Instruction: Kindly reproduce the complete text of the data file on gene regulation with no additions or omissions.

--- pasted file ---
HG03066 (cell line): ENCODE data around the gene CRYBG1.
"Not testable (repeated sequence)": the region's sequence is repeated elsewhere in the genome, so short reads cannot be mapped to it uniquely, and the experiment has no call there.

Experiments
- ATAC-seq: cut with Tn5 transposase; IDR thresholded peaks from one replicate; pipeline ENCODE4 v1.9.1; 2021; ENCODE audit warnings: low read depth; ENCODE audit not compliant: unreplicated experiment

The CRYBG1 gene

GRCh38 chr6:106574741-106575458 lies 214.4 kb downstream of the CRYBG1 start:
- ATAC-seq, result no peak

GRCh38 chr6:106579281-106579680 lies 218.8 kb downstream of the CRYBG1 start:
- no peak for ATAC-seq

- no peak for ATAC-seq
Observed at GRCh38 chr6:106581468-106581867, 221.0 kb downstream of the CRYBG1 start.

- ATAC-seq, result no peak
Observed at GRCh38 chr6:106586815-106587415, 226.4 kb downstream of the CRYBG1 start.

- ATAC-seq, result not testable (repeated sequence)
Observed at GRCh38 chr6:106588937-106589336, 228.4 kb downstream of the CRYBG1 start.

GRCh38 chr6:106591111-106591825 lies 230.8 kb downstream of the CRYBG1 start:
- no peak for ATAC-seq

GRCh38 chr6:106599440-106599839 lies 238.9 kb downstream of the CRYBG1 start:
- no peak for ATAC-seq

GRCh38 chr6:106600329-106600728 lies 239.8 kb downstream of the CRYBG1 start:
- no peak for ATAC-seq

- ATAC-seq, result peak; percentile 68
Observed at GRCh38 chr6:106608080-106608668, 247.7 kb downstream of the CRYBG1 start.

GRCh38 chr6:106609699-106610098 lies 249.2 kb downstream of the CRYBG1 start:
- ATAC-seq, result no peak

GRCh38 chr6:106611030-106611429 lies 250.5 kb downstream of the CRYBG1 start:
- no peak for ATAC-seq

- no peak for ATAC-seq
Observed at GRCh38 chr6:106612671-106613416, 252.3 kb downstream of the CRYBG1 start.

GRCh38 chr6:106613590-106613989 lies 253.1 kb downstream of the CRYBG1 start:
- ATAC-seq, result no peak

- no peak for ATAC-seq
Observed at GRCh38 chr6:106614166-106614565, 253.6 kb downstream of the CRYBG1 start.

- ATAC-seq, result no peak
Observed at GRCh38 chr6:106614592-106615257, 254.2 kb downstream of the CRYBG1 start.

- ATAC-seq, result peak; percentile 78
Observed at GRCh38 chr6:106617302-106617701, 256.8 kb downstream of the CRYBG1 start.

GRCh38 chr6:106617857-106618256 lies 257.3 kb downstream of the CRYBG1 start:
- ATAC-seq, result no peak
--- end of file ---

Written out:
HG03066 (cell line): ENCODE data around the gene CRYBG1.
"Not testable (repeated sequence)": the region's sequence is repeated elsewhere in the genome, so short reads cannot be mapped to it uniquely, and the experiment has no call there.

Experiments
- ATAC-seq: cut with Tn5 transposase; IDR thresholded peaks from one replicate; pipeline ENCODE4 v1.9.1; 2021; ENCODE audit warnings: low read depth; ENCODE audit not compliant: unreplicated experiment

The CRYBG1 gene

GRCh38 chr6:106574741-106575458 lies 214.4 kb downstream of the CRYBG1 start:
- ATAC-seq, result no peak

GRCh38 chr6:106579281-106579680 lies 218.8 kb downstream of the CRYBG1 start:
- no peak for ATAC-seq

- no peak for ATAC-seq
Observed at GRCh38 chr6:106581468-106581867, 221.0 kb downstream of the CRYBG1 start.

- ATAC-seq, result no peak
Observed at GRCh38 chr6:106586815-106587415, 226.4 kb downstream of the CRYBG1 start.

- ATAC-seq, result not testable (repeated sequence)
Observed at GRCh38 chr6:106588937-106589336, 228.4 kb downstream of the CRYBG1 start.

GRCh38 chr6:106591111-106591825 lies 230.8 kb downstream of the CRYBG1 start:
- no peak for ATAC-seq

GRCh38 chr6:106599440-106599839 lies 238.9 kb downstream of the CRYBG1 start:
- no peak for ATAC-seq

GRCh38 chr6:106600329-106600728 lies 239.8 kb downstream of the CRYBG1 start:
- no peak for ATAC-seq

- ATAC-seq, result peak; percentile 68
Observed at GRCh38 chr6:106608080-106608668, 247.7 kb downstream of the CRYBG1 start.

GRCh38 chr6:106609699-106610098 lies 249.2 kb downstream of the CRYBG1 start:
- ATAC-seq, result no peak

GRCh38 chr6:106611030-106611429 lies 250.5 kb downstream of the CRYBG1 start:
- no peak for ATAC-seq

- no peak for ATAC-seq
Observed at GRCh38 chr6:106612671-106613416, 252.3 kb downstream of the CRYBG1 start.

GRCh38 chr6:106613590-106613989 lies 253.1 kb downstream of the CRYBG1 start:
- ATAC-seq, result no peak

- no peak for ATAC-seq
Observed at GRCh38 chr6:106614166-106614565, 253.6 kb downstream of the CRYBG1 start.

- ATAC-seq, result no peak
Observed at GRCh38 chr6:106614592-106615257, 254.2 kb downstream of the CRYBG1 start.

- ATAC-seq, result peak; percentile 78
Observed at GRCh38 chr6:106617302-106617701, 256.8 kb downstream of the CRYBG1 start.

GRCh38 chr6:106617857-106618256 lies 257.3 kb downstream of the CRYBG1 start:
- ATAC-seq, result no peak